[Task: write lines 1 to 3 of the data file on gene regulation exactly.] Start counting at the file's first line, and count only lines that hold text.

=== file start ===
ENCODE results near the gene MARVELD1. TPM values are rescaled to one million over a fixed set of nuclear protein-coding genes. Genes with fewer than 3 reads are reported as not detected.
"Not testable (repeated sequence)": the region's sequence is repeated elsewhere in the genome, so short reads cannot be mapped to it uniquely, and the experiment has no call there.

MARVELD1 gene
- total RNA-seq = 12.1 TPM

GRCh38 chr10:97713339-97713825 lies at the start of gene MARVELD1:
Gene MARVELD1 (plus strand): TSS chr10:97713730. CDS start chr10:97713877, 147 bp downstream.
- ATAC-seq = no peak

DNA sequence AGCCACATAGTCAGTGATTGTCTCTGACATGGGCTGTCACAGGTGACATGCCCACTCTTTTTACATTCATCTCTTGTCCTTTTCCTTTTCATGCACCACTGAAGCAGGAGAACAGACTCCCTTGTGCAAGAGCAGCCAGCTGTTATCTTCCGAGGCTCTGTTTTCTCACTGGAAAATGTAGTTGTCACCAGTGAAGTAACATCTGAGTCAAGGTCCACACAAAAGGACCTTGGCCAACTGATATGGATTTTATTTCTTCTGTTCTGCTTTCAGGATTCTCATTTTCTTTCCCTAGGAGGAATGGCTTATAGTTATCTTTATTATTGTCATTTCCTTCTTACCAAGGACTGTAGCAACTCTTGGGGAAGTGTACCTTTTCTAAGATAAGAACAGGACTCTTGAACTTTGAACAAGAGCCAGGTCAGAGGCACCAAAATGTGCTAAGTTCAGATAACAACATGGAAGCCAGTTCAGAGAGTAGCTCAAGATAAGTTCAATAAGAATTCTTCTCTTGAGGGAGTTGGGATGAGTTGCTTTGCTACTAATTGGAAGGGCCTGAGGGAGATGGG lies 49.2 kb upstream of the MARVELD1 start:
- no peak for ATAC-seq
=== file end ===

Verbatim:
ENCODE results near the gene MARVELD1. TPM values are rescaled to one million over a fixed set of nuclear protein-coding genes. Genes with fewer than 3 reads are reported as not detected.
"Not testable (repeated sequence)": the region's sequence is repeated elsewhere in the genome, so short reads cannot be mapped to it uniquely, and the experiment has no call there.

MARVELD1 gene